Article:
I’ve been sleeping a lot more. I’ve been eating a lot more. I’ve been slacking a lot more. I can do my office work, that doesn’t seem to be affected. But every other routine task is. I was waiting for things to naturally get back to normal. 2 weeks in and I don’t think there’s any chance of that happening.

So I am forcing myself now to get back into the routine. Time to bring the diaries, the journals back. Get the diet, the focus apps out. Reset those snoozed alarms again. Close eyes for those mindful 2 minutes. Stare regularly at the blinking cursor.

I recently took a big decision to travel across the state and temporarily settle down into my hometown. Closer to my family and friends. I’m anyway working from home. So it doesn’t matter how far away from the office I actually am. It wasn’t an easy decision, but a strong desire to break the monotonous routine made it a lot clear. So over the weekend, I and my close family travelled and have begun to settle into a new place.

Consequently, I could hardly find time for everything that was routine for me. One of them is the weekly issue of my newsletter. With just a couple of days in hand, the self-doubt had started clouding my mind, making me question whether I’m on the right track. Should I continue to spend time on publishing the weekly issues? Would I have enough time to curate each issue to make it interesting? Am I failing at another side project? A timely comment from a reader cleared the doubts. And it also gave me the topic for the next issue; I cleaned the slate and started curating it afresh.

In this week’s issue of Slanting Nib & A Keyboard, I feature the essays that, in no way, preach how the fear of failure can be, should be overcome. Rather they attempt to persuade that it is all fine to fail. I needed the nudge myself. Each of these essays lent that to me.

Do give it a read online. If what you read interests you, please subscribe. If you are already subscribed and have been enjoying the issues, I will appreciate if you forward them to your friends.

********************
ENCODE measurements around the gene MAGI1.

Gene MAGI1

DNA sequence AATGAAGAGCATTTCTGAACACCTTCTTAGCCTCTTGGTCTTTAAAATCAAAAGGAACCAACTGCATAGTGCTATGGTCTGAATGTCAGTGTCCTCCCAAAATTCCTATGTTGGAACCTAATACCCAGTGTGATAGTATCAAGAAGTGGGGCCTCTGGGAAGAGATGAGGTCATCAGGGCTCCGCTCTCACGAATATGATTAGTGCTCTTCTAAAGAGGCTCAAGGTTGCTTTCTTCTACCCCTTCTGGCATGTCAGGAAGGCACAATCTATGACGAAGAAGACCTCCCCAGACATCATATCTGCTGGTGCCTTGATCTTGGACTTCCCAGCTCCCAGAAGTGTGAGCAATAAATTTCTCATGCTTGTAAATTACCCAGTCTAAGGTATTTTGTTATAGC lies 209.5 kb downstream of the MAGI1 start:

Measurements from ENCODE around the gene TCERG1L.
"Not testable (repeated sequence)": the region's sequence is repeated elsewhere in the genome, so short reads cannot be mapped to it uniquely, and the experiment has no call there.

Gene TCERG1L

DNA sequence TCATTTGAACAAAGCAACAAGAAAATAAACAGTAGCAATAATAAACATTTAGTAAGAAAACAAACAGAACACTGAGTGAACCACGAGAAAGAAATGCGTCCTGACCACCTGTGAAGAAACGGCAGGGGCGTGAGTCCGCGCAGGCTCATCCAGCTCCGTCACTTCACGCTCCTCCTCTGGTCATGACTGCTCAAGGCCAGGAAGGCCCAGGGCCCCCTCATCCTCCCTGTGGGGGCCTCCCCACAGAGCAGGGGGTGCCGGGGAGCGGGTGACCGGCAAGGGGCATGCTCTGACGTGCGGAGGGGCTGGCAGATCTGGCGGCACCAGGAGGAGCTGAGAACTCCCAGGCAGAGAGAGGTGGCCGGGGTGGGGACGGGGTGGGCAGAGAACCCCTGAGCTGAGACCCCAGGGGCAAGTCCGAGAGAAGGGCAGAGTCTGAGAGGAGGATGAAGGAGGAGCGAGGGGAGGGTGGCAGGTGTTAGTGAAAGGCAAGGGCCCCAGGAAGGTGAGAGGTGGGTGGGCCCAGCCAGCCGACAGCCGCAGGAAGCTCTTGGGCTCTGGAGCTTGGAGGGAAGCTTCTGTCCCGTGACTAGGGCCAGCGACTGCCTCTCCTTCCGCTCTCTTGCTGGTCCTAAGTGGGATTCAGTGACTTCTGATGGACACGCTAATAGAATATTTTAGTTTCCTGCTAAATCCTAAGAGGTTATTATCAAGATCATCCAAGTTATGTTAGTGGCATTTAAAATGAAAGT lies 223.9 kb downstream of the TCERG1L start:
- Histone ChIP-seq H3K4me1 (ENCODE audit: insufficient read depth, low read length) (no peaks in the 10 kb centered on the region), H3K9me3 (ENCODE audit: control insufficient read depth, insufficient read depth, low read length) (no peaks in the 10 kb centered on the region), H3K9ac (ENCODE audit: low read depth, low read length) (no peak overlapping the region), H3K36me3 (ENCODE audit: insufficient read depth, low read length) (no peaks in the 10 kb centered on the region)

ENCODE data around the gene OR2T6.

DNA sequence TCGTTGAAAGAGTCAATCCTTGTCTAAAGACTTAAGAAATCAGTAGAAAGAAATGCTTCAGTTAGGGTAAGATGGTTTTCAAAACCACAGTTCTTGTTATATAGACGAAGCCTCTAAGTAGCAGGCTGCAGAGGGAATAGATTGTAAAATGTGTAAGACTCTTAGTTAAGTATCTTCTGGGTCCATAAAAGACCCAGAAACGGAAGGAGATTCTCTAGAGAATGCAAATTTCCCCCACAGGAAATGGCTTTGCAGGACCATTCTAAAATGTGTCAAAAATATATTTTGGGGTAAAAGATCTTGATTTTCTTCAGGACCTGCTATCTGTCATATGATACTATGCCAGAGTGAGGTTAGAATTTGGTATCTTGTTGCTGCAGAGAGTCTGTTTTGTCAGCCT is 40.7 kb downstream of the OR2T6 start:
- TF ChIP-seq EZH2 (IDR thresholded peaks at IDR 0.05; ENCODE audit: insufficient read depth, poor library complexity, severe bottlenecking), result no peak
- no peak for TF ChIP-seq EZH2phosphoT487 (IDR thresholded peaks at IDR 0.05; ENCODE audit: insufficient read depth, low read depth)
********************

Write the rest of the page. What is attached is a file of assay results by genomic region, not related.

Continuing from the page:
PS: The issue also has a glaring mistake — so fitting to let the first one (that I know of) slip through in an issue about failing.

Inspiration, Focus and Craft

Writing is a difficult trade which must be learned slowly by reading great authors; by trying at the outset to imitate them; by daring then to be original and by destroying one’s first productions.

André Maurois

A writer is driven to satisfaction by three key factors. The first is an inspiration to think of a way to put his or her thoughts, the ideas, into words. Another factor is the focus to sit down staring at the blinking cursor without getting lured by the myriads of easily accessible distractions. And the final one is the craft that the writer brings to the table, one that he or she horns and perfects over the year.

This issue features a few essays from the masters who have, over the years, learned to command the art by confronting each of these factors. Let’s get straight to the recommendations.

Featured Writing

Where do you get your ideas?

Neil Gaiman answers the question that each published author gets asked a lot – “where do you get the idea from”. And apparently “out of my head” is not an acceptable answer for most.

The ideas aren’t the hard bit. They’re a small component of the whole. Creating believable people who do more or less what you tell them to is much harder. And hardest by far is the process of simply sitting down and putting one word after another to construct whatever it is you’re trying to build: making it interesting, making it new.

But still, it’s the question people want to know. In my case, they also want to know if I get them from my dreams. And I don’t give straight answers. Until recently.

Why Writers Are the Worst Procrastinators

Everybody is a procrastinator or most have been some time in their life. Megan Mcardle argues writers are a special kind; for them, being a procrastinator is “a peculiarly common occupational hazard”. Megan goes on to lay out why she is convinced that the writers are the worst. I always believed that the fear of doing something badly, not perfectly, is a prime driver for procrastination. But if the researchers are to be believed, the fear of doing nothing trumps the ills that perfectionism induces.

I once asked a talented and fairly famous colleague how he managed to regularly produce such highly regarded 8,000 word features. “Well,” he said, “first, I put it off for two or three weeks. Then I sit down to write. That’s when I get up and go clean the garage. After that, I go upstairs, and then I come back downstairs and complain to my wife for a couple of hours. Finally, but only after a couple more days have passed and I’m really freaking out about missing my deadline, I ultimately sit down and write.

Over the years, I developed a theory about why writers are such procrastinators: We were too good in English class. This sounds crazy, but hear me out.

Everything You Need to Know About Writing Successfully

In this short essay, Stephen King delivers advice for any writer who wants to be successful at writing good fiction. King does that in his signature style – clear and direct.